|Jordan of Saxony|
|Fresco of Jordan in the convent at Worms|
|Master-General of the Order of Preachers|
|Born||c. 1190, Westphalia, Saxony|
|Died||1237, near Syria|
|Venerated in||Roman Catholic Church|
|Beatified||1825 by Pope Leo XII (cultus confirmed)|
|Patronage||University of Santo Tomas Faculty of Engineering|
Blessed Jordan of Saxony (referred to in Latin as Jordanus, also known as de Alamania) (c. 1190 – 1237), a German of noble descent, possibly from Borgberge near Dassel in the Duchy of Saxony. He was a student at Paris when he was received into the Dominican Order by Reginald of Orleans, one of the early Order's most effective preachers.
In 1222 he became successor of the founder of the Order and its first master general, Saint Dominic. Like Saint Dominic, he was famed as a strict disciplinarian whose enthusiasm for the rule was tempered with kindness.
During Jordan's supervision the young Order increased to over 300 convents. By his lectures in university towns he won many, allegedly well over 1,000, professors and students for the Order, among whom were Albertus Magnus. He is venerated as the patron of Dominican vocations.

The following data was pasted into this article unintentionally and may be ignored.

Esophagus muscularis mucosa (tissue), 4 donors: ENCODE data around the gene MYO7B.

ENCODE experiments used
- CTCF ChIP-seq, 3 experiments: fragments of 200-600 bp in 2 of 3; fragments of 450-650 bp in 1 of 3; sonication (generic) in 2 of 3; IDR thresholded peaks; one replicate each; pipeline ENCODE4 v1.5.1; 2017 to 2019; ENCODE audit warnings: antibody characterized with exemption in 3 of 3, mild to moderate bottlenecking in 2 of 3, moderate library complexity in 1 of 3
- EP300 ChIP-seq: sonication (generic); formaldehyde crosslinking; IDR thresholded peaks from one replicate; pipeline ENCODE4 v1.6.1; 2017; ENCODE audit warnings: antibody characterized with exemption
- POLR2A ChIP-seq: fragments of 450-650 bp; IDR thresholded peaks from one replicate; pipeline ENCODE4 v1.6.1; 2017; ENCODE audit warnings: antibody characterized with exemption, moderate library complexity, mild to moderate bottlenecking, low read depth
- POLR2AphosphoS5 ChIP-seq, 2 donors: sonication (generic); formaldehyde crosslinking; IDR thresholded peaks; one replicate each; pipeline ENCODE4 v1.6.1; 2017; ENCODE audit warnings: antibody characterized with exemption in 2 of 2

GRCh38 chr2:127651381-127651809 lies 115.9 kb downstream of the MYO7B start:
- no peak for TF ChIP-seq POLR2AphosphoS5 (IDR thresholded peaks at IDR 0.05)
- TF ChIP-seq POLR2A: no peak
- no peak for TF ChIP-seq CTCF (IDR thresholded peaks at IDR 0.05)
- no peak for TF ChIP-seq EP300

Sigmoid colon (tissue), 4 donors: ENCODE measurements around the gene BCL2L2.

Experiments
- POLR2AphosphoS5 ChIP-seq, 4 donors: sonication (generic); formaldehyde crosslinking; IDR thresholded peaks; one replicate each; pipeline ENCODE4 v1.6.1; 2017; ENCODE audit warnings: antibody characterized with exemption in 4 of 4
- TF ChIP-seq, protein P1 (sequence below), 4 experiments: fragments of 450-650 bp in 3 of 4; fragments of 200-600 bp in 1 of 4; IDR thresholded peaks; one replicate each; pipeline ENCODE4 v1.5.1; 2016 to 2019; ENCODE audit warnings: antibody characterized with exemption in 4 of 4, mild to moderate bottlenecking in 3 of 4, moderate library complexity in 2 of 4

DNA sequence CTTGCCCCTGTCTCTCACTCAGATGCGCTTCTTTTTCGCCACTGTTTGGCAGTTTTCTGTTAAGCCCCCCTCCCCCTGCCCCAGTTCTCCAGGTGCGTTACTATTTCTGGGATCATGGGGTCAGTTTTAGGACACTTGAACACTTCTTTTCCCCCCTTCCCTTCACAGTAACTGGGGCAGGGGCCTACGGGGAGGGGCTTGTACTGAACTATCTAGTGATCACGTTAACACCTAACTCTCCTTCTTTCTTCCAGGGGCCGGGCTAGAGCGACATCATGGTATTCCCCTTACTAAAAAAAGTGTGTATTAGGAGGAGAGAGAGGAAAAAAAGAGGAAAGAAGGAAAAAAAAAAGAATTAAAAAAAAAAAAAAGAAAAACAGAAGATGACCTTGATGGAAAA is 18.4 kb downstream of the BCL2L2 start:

Jordan is the author of Libellus de principiis Ordinis Praedicatorum ("Booklet on the beginnings of the Order of Preachers"), a Latin text which is both the earliest biography of Saint Dominic and the first narrative history of the foundation of the Order.
Jordan died in a shipwreck on the return from Palestine, where he had visited the local convents of the Order; the shipwreck occurred off the coast of Syria when his ship sunk while he was on his way from a pilgrimage to the Holy Land in 1237.
Jordan was buried in the Dominican church of Akko in present-day Israel. His feast day is 13 February. A section of Gerald Frachet's Vitas fratrum is dedicated to describing his character, virtue, and miracles.
- Jordan at Patron Saints Index
- The legend of blessed Jordan of Saxony, second master general of the order of preachers at the Ordo Praedicatorum 
Dominic de Guzman
|Master General of the Dominican Order|
| Succeeded by|
Raymundo de Peñafort
|30px||This Catholicism-related biographical article is a stub. You can help by expanding it.|
|30px||This article about a saint is a stub. You can help by expanding it.|